Saturday, September 15, 2012

Noncommutative standard model




In theoretical particle physics, the non-commutative Standard Model, mainly due to the French mathematician Alain Connes, uses his noncommutative geometry to devise an extension of the Standard Model to include a modified form of general relativity. This unification implies a few constraints on the parameters of the Standard Model. Under an additional assumption, known as the "big desert" hypothesis, one of these constraints determines the mass of the Higgs boson to be around 170 GeV, comfortably within the range of the Large Hadron Collider. Recent Tevatron experiments exclude a Higgs mass of 158 to 175 GeV at the 95% confidence level.[1] However, the previously computed Higgs mass was found to have an error, and more recent calculations are in line with the measured Higgs mass. [2]

 

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Background


Current physical theory features four elementary forces: the gravitational force, the electromagnetic force, the weak force, and the strong force. Gravity has an elegant and experimentally precise theory: Einstein's general relativity. It is based on Riemannian geometry and interprets the gravitational force as curvature of space-time. Its Lagrangian formulation requires only two empirical parameters, the gravitational constant and the cosmological constant.

The other three forces also have a Lagrangian theory, called the Standard Model. Its underlying idea is that they are mediated by the exchange of spin-1 particles, the so-called gauge bosons. The one responsible for electromagnetism is the photon. The weak force is mediated by the W and Z bosons; the strong force, by gluons. The gauge Lagrangian is much more complicated than the gravitational one: at present, it involves some 30 real parameters, a number that could increase. What is more, the gauge Lagrangian must also contain a spin 0 particle, the Higgs boson, to give mass to the spin 1/2 and spin 1 particles. This particle has yet to be observed, and if it is not detected at the Large Hadron Collider in Geneva, the consistency of the Standard Model is in doubt.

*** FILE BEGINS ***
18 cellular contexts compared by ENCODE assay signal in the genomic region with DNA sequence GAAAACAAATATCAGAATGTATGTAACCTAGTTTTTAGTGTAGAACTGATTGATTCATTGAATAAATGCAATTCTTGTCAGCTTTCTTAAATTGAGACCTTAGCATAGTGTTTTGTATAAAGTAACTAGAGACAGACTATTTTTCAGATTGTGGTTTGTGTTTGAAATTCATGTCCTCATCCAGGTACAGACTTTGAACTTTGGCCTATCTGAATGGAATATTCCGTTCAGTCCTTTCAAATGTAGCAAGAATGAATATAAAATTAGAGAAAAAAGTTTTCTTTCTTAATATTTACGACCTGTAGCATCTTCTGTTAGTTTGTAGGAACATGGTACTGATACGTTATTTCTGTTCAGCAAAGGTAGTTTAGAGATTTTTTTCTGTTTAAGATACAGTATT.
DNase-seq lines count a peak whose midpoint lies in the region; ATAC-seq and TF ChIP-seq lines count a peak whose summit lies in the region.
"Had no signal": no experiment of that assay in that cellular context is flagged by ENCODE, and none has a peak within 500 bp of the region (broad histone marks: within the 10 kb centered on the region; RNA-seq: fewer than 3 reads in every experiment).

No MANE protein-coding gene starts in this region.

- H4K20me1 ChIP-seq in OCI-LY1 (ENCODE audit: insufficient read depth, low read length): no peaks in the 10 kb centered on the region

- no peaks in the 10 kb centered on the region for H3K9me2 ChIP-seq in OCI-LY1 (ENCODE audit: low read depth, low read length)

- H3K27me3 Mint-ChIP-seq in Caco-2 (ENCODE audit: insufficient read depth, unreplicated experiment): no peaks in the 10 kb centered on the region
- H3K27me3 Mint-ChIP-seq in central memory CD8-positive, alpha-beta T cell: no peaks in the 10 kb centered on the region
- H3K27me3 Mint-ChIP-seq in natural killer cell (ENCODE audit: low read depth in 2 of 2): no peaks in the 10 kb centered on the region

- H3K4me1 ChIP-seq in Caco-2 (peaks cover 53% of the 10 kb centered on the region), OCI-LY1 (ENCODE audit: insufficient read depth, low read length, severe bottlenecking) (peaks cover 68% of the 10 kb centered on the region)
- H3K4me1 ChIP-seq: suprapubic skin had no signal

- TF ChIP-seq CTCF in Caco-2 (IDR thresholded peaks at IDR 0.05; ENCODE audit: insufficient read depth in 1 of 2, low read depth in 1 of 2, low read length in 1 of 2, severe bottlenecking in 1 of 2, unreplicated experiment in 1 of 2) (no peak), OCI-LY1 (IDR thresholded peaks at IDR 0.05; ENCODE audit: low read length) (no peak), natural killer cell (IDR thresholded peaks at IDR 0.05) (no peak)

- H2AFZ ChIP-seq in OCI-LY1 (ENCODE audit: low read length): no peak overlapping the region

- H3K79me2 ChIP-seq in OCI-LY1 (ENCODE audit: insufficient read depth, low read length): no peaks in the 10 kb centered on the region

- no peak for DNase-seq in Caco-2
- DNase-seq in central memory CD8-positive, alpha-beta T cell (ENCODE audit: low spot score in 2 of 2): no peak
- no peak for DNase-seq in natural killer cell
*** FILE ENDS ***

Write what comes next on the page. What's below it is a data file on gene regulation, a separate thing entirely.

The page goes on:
Alain Connes has generalized Bernhard Riemann's geometry to noncommutative geometry. It describes spaces with curvature and uncertainty. Historically, the first example of such a geometry is quantum mechanics, which introduced Heisenberg's uncertainty relation by turning the classical observables of position and momentum into noncommuting operators. Noncommutative geometry is still sufficiently similar to Riemannian geometry that Connes was able to rederive general relativity. In doing so, he obtained the gauge Lagrangian as a companion of the gravitational one, a truly geometric unification of all four fundamental interactions. Connes has thus devised a fully geometric formulation of the Standard Model, where all the parameters are geometric invariants of a noncommutative space. A result is that parameters like the electron mass are now analogous to purely mathematical constants like pi. In 1929 Weyl wrote Einstein that any unified theory would need to include the metric tensor, a gauge field, and a matter field. Einstein considered the Einstein-Maxwell-Dirac system by 1930. He probably didn't develop it because he was unable to geometricize it. It can now be geometricized as a non-commutative geometry.

See also

 

 

Notes

 

  1. ^ The TEVNPH Working Group [1]
  2. ^ Resilience of the Spectral Standard Model [2]

 

References

 

 

External links

 


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